5. North Bend & snoqualmie

And The Northwest Railway Museum

The grade runs under I-90 and through North Bend. It has a right-of-way through a golf course east of Snoqualmie, but if you continue further on past Meadowbrook Slu you soon come to a trestle over the river that now ends in flights of stairs.

To follow the grade along the Snoqualmie River another 20-odd miles north to Duvall, it's better to exit the golf course, make your way west to the highway, and follow it north through Snoqualmie. When you see the pedestrian overpass at Snoqualmie Falls, look to your right, up Tokul Road. It crosses over the grade in less than a mile. To get on the grade, cross it and make a right - this road eventually leads into private property, but if you're quick and mind your own business it gives easy access to the grade for a loaded bike. From there the grade is continuous and lovely all the way to Duvall.

The grade used to continue all the way to Everett, on Puget Sound, but currently dead ends not far past a highway bridge over the river in Duvall. It's nice enough for a leisurely out-n-back ride, with good camping and easy access to supply points along the way.

The mileage - 4 miles from North Bend to Tokul Road - 21.5 miles from Tokul Road to Duvall.

Click here for a much larger map of the route to Duvall.

But if you have the time there's plenty to see in North Bend, Snoqualmie, and Snoqualmie Falls.

Along with interesting stores, shops, the Single Track bike shop, and restaurants, North Bend has a well-kept depot with a visitor's center. The depot's actually in use - trains run to it from the Northwest Railway Museum in Snoqualmie.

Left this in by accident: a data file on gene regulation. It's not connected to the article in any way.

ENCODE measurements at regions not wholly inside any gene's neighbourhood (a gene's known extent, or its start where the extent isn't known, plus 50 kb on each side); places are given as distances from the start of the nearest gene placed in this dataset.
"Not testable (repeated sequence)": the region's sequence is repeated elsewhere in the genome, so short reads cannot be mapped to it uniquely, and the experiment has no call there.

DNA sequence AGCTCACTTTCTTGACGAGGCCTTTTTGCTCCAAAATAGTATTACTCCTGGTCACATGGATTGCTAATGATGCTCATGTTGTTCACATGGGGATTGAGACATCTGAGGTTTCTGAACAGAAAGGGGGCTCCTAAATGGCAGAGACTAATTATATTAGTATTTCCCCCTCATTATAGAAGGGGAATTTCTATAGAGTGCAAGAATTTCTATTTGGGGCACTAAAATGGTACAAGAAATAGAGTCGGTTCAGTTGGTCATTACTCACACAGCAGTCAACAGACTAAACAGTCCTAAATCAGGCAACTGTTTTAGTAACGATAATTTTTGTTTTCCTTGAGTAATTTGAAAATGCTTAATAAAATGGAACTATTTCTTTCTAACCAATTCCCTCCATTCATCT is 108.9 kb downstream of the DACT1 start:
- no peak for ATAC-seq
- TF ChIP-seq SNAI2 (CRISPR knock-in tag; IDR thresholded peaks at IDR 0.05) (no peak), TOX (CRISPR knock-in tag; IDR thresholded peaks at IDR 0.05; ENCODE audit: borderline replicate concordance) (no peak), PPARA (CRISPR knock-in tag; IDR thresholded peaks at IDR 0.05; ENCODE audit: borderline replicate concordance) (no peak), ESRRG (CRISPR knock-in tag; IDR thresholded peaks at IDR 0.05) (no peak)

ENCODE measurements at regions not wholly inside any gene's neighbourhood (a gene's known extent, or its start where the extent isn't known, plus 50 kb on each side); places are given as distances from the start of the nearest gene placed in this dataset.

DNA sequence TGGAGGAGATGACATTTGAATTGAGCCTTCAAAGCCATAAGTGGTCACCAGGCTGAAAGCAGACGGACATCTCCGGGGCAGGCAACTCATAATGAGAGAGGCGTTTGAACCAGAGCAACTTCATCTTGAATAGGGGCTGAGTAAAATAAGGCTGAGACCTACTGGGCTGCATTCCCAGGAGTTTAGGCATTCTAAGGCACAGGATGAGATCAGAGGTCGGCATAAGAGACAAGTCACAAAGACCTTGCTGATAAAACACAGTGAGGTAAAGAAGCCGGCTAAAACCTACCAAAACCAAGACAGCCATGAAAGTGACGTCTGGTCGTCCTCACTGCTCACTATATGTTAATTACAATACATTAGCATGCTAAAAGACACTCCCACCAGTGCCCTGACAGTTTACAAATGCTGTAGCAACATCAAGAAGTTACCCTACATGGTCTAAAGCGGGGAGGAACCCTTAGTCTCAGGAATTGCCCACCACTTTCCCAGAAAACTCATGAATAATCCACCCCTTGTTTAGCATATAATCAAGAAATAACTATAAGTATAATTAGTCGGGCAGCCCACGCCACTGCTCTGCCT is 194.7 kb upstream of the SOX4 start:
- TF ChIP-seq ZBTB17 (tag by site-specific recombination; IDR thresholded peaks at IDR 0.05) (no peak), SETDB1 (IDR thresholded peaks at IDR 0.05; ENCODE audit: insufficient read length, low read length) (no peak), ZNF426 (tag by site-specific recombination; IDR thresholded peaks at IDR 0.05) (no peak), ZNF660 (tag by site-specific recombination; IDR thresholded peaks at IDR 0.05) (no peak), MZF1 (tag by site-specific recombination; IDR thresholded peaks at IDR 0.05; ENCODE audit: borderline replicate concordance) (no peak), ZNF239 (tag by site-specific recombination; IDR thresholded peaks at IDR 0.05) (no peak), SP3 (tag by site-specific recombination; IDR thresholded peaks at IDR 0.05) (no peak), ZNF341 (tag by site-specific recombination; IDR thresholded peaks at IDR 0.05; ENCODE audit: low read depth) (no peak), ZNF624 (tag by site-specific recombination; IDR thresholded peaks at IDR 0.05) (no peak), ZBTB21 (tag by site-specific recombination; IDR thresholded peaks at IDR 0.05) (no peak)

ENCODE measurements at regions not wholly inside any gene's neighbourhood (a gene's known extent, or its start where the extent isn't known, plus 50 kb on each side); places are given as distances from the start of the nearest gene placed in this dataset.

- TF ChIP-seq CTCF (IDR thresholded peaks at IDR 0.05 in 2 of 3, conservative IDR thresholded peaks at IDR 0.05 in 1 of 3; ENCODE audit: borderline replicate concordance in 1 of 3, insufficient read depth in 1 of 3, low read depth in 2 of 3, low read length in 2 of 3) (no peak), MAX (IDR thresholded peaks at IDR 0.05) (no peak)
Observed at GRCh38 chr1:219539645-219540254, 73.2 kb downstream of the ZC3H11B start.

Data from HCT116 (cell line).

Seattle, Lake Shore and Eastern Railway station at Snoqualmie, circa 1887.

The museum's impressive, and I've seen many. I guess they draw on resources from the whole Puget Sound region - not just money, but skilled volunteers from the region's big employers like Boeing.

When the train's running it heads to North Bend - then returns past the museum to stop above the Falls - then back to the museum. It's a cool ride, twice over a 5.5-mile section of track, and not at all expensive, even for a thrifty soul like me.

They'll put a variety of cars on the train behind a handsome little diesel locomotive. I picked what looked like the oldest - a 70-ton, 78-foot wood passenger car from Barney & Smith in Dayton, Ohio that entered service in 1912 on the Spokane, Portland and Seattle Railway through the Columbia River Gorge. It lasted 35 years in passenger service until it was converted to track maintenance support as a mobile bunkhouse in 1947. It was sold for scrap in 1973, but fortunately was rescued. It's back on the rails, and in the process of restoration to its former high standards, which included Mexican mahogany panelling, and stained-glass clerestory windows, now covered with tin.

It rode like a Toonerville trolley but it stayed together. If you have the bandwidth, here's a 1:39 Flash video of a ride with the railroad graveyard blues.

(Santa Fe 3751 can be seen at the San Bernardino Railroad Historical Society)

The old railway depot also has an excellent gift shop/bookstore - great stuff for the railroad buff.

There's a park and restaurant overlooking the 268-foot high Falls. I've been to this area several times and always get a kick out of it. I hope to see it again!

Next, how to get out of town with minimum motor traffic.